Three studies were comparison studies that directly compared two antipsychotics to each other.[17, 19, 21] One study used haloperidol as an active comparator. All three comparison studies showed improvements in delirium symptoms after use of atypical antipsychotics, and there were no between-group differences in efficacy and tolerability.
The other two studies were haloperidol-controlled studies that examined the effectiveness of olanzapine and risperidone.[3, 18] Both studies reported similar efficacy of each atypical antipsychotic agent compared to haloperidol, suggesting the potential use of each atypical antipsychotic agent as a safe alternative to haloperidol.
Across the six studies, extrapyramidal symptoms were one of the most common adverse events reported, while the metabolic side-effects were much less frequently reported. That might be because the treatment duration for delirium in these studies was relatively shorter than the duration for other major psychiatric disorders, such as affective disorders or psychotic disorders.
While reviewing the extant literature, we identified several concerns and methodological limitations. First, most studies had small sample sizes. The sample sizes across the six studies were between 20 and 80, which is too small a sample to generalize the results. Second, there was significant heterogeneity across studies in terms of the characteristics of the study groups and the etiology of delirium. Participants across the six studies presented with delirium symptomatology at admission to medical or surgical wards or developed delirium while undergoing treatment in intensive care units. The underlying etiology of delirium for each participant also varied, and included etiologies such as malignant tumors, orthopedic problems, pneumonia, neurosurgical conditions, and other medical and surgical conditions. Third, no study reported controlling for these heterogeneous differences in their analyses or controlling for any treatment (including non-specific, non-pharmacological treatments) given to patients to manage an underlying medical/surgical condition. Because these can be confounding variables, future studies should describe and explain these variables in their assessment and analyses. Fourth, we found that there were few studies that investigated the tolerability systematically. There were no validated assessment tools for drug side-effects used in the six studies except the scales assessing the extrapyramidal symptoms.
There are some limitations to the present review. First, we included only randomized controlled, prospective studies that were written in English. We may have excluded important studies written in other languages or with uncontrolled, naturalistic, or retrospective designs, which can also provide valuable information about the utility of atypical antipsychotics. Second, we included only studies that used validated delirium rating scales as efficacy outcome measures. Thus, we excluded some trials that included critically ill patients with delirium with whom validated delirium rating scales could not be used.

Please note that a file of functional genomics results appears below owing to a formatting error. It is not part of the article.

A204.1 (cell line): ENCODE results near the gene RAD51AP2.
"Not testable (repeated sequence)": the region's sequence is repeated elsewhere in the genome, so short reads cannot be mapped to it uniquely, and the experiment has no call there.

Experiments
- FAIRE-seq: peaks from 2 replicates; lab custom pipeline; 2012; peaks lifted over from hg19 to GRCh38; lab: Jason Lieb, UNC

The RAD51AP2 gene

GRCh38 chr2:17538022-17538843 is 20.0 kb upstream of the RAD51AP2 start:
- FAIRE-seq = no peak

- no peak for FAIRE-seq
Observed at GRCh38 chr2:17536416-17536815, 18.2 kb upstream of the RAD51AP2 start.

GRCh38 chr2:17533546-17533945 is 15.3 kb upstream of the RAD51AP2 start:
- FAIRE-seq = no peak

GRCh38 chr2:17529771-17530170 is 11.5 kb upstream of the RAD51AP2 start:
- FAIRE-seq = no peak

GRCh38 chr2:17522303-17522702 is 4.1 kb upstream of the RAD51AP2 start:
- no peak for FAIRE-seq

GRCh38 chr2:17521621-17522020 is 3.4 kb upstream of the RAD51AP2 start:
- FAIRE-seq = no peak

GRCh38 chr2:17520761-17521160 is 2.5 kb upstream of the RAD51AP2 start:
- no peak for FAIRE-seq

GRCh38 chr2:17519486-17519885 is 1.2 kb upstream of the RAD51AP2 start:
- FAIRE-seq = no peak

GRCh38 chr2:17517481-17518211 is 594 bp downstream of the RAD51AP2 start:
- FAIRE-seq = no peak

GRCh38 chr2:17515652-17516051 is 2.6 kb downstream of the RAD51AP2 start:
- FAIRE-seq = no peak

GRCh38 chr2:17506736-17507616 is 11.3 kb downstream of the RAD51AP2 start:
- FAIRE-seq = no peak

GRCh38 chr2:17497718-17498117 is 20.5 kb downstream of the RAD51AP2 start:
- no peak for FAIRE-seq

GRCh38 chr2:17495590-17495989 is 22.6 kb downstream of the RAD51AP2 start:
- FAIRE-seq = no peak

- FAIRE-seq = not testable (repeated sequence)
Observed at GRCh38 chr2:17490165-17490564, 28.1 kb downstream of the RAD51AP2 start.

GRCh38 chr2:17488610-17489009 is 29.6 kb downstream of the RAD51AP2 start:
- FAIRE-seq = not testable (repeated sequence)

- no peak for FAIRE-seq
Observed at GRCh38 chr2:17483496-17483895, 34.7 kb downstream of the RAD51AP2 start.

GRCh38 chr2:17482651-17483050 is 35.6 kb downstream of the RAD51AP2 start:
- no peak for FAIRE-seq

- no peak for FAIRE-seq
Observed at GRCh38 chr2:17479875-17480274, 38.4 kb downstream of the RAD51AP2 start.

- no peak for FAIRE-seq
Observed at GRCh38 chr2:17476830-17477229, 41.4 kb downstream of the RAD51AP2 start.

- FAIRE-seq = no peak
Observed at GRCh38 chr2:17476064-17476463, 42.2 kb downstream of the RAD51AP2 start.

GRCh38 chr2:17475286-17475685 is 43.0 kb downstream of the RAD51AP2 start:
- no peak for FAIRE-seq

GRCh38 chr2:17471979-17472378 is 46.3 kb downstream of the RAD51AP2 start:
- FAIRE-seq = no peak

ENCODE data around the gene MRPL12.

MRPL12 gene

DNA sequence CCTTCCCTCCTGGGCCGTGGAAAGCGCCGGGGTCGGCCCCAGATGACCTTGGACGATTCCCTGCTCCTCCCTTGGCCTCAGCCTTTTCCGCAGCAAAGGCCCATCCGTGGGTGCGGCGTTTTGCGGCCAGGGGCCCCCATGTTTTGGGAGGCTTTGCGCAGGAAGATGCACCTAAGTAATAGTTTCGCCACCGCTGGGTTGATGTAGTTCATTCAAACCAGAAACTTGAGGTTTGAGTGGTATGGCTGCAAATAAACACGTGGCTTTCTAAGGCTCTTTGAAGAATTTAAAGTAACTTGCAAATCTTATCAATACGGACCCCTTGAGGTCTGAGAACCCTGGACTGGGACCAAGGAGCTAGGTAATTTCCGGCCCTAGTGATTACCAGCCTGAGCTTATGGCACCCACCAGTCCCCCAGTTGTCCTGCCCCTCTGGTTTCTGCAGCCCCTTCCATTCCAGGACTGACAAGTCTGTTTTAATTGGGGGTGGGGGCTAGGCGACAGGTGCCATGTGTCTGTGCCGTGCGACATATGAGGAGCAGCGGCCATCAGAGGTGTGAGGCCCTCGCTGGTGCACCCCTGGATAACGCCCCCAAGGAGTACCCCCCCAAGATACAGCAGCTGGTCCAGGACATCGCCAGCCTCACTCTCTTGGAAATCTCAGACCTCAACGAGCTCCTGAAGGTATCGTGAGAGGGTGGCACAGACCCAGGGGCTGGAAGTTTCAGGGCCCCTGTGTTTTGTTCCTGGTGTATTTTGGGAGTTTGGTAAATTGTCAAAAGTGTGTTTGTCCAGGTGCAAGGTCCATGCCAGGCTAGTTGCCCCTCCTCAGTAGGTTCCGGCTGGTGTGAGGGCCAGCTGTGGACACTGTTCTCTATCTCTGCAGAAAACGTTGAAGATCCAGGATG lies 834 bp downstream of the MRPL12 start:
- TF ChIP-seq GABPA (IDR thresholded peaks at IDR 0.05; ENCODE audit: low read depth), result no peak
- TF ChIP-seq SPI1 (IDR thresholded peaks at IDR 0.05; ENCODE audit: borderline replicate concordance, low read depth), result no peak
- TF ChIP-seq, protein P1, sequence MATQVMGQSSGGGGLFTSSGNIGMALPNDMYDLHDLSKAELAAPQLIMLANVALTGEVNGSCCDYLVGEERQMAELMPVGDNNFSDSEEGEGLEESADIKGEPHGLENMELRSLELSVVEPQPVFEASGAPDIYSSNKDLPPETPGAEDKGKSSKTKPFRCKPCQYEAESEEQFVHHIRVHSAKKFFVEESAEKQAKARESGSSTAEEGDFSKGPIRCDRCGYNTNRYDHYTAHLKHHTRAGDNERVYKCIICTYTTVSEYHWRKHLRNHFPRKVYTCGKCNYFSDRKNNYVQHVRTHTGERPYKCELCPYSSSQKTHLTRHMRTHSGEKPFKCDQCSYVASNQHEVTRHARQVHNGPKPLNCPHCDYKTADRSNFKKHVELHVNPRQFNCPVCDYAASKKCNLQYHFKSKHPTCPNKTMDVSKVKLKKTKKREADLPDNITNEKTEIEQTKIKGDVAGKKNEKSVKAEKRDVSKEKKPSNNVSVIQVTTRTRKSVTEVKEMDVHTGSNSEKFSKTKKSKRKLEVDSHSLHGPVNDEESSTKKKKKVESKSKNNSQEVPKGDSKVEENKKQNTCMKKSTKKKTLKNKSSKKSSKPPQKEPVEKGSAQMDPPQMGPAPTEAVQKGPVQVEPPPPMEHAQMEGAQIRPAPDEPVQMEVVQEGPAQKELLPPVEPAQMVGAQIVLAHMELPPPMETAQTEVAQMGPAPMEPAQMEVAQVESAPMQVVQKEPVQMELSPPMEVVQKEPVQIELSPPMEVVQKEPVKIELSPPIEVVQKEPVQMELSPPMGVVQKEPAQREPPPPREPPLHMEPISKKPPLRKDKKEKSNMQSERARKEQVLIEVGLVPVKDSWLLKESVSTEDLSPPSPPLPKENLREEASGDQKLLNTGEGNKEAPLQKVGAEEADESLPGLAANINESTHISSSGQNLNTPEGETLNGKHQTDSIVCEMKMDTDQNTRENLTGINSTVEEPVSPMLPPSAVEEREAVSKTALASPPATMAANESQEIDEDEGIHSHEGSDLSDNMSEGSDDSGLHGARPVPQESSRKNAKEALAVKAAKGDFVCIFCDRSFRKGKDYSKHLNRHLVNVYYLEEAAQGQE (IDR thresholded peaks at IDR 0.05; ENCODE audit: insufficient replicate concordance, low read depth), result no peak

Despite these limitations, overall we found that atypical antipsychotics are efficacious and relatively safe in treating delirium. Specifically, it appears that atypical antipsychotics are as equally efficacious as haloperidol, which is the most widely used medication for treating delirium. Furthermore, there seemed to be no significant difference in the efficacy and tolerability among atypical antipsychotics, although very few studies directly compared two atypical antipsychotics to each other.
Meanwhile there have been some reports of delirium caused or induced by atypical antipsychotics, during the treatment of major psychiatric disorders with atypical antipsychotics.[59-64] Thus, these reports could lead to medical concern for the potential of atypical antipsychotics in aggravating the delirium symptoms or complicating the treatment of delirium during the delirium management. In most studies reviewed here, however, the efficacy of atypical antipsychotics for delirium was shown at a lower dosage than the usual dosage used for the management of major psychiatric disorders or for controlling psychotic symptoms. But we think that it is important for clinicians to pay special attention to the elderly patients or medically vulnerable patients when using atypical antipsychotics for delirium and to monitor the course of delirium closely.
In summary, considering several methodological limitations and problems with previous studies mentioned here, future studies need to be well-controlled, have large sample sizes, use more systematic assessment tools for side-effects, and explore the effects of various factors (e.g. underlying medical disorder-related or medical treatment-related factors) on the resolution of delirium to further clarify the role of atypical antipsychotics in the treatment of delirium. In addition, future studies are also warranted to further investigate the differences in the effectiveness of atypical antipsychotics for the treatment of delirium according to the motor subtypes or various delirium etiologies.